The new year came and went, with Brazilian President Luiz Inácio Lula da Silva safely sworn in on January 1 despite calls to annul the election from the most ardent supporters of former President Jair Bolsonaro. I attended the inauguration in Brasília, and my hotel was across the street from Lula’s. The street was packed with police and security vehicles. At one point, a handful of dejected Bolsonaro supporters sauntered by, half-heartedly shouting anti-Lula slogans. “Come on,” one called to his comrade, “it’s over.” They left without incident.
The incident came on January 8. Bolsonaro die-hards, meeting shockingly little resistance from security forces in a capital city governed by a Bolsonaro supporter, invaded several government buildings in an eerie reenactment of the January 6, 2021, insurrection at the U.S. Capitol. The offices of the Supreme Court, a frequent adversary of Bolsonaro during his four years in office, were trashed. Crowds clad in the national colors scurried in, around, and over the national legislature like green and yellow ants. Some meandered across the lawns of the presidential palace. Unlike what happened in Washington two years ago, however, elected representatives were not in Brasília. Nobody’s life seems to have been in danger, which in no way diminishes the gravity of this strike on the symbolic arenas of Brazilian democracy.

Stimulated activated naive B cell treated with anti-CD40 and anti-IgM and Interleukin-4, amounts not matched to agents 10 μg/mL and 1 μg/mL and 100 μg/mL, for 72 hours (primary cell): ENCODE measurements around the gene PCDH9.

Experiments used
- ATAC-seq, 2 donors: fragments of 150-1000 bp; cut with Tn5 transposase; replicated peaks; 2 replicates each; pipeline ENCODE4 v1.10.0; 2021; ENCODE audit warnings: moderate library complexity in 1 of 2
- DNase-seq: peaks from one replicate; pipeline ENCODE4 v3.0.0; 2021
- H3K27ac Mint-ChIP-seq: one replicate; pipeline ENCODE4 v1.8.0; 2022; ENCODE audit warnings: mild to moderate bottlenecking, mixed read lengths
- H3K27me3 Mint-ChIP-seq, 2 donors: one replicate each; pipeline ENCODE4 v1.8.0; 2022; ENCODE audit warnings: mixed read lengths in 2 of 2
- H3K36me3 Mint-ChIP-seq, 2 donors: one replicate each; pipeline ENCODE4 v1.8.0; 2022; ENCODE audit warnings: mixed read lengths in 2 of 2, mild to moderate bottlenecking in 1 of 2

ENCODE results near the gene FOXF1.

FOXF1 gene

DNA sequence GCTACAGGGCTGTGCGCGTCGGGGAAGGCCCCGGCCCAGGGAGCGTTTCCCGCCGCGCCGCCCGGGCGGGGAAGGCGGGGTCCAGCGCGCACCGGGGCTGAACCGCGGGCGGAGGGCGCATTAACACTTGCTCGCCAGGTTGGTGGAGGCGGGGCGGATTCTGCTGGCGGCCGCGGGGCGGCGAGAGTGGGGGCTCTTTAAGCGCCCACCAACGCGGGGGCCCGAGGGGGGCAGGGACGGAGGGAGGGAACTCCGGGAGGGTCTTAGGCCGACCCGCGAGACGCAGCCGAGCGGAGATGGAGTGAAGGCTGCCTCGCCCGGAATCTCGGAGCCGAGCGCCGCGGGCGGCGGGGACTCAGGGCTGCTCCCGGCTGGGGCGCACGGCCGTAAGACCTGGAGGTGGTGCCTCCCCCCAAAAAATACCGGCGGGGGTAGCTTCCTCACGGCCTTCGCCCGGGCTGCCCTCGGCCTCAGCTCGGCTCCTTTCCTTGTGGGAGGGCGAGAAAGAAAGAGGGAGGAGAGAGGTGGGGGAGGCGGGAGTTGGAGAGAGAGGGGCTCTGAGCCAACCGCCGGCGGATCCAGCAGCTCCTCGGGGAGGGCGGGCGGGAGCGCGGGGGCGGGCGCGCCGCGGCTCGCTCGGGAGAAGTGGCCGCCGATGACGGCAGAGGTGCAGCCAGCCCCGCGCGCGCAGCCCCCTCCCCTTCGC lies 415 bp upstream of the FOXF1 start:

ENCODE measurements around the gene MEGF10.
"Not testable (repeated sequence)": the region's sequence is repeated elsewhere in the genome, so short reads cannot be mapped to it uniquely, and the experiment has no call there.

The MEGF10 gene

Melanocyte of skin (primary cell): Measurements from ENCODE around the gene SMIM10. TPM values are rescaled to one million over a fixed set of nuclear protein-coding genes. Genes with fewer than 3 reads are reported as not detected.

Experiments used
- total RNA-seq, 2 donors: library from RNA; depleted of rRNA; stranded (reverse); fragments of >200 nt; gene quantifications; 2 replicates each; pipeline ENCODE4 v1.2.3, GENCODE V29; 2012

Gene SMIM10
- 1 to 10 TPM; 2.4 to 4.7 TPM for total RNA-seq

Sunday’s events were the culmination of a simmering pro-coup sentiment among Bolsonaro’s most fervent backers since October 30 when Lula defeated the incumbent, a feat no challenger had accomplished since it became possible for presidents in Brazil to seek reelection in 1997. Across the country, small but vocal bands of Bolsonaro supporters camped outside military barracks urging the armed forces to intervene. Latin America’s largest nation was governed by a military dictatorship from 1964 to 1985, making the possibility of a coup remote but not unthinkable. A prior riotous outburst took place on December 12, “a flash of post-election violence on the day the president’s electoral defeat was certified,” as Reuters reported at the time. A bomb scare also raised alarm late last year. Little came of these antics. Shortly before Lula was to be sworn in, Bolsonaro unceremoniously left the country for Florida, refusing to hand power to the man who bested him at the polls. Once Lula’s inauguration proceeded without a hitch, it was thought that that earlier episode might be the worst of it.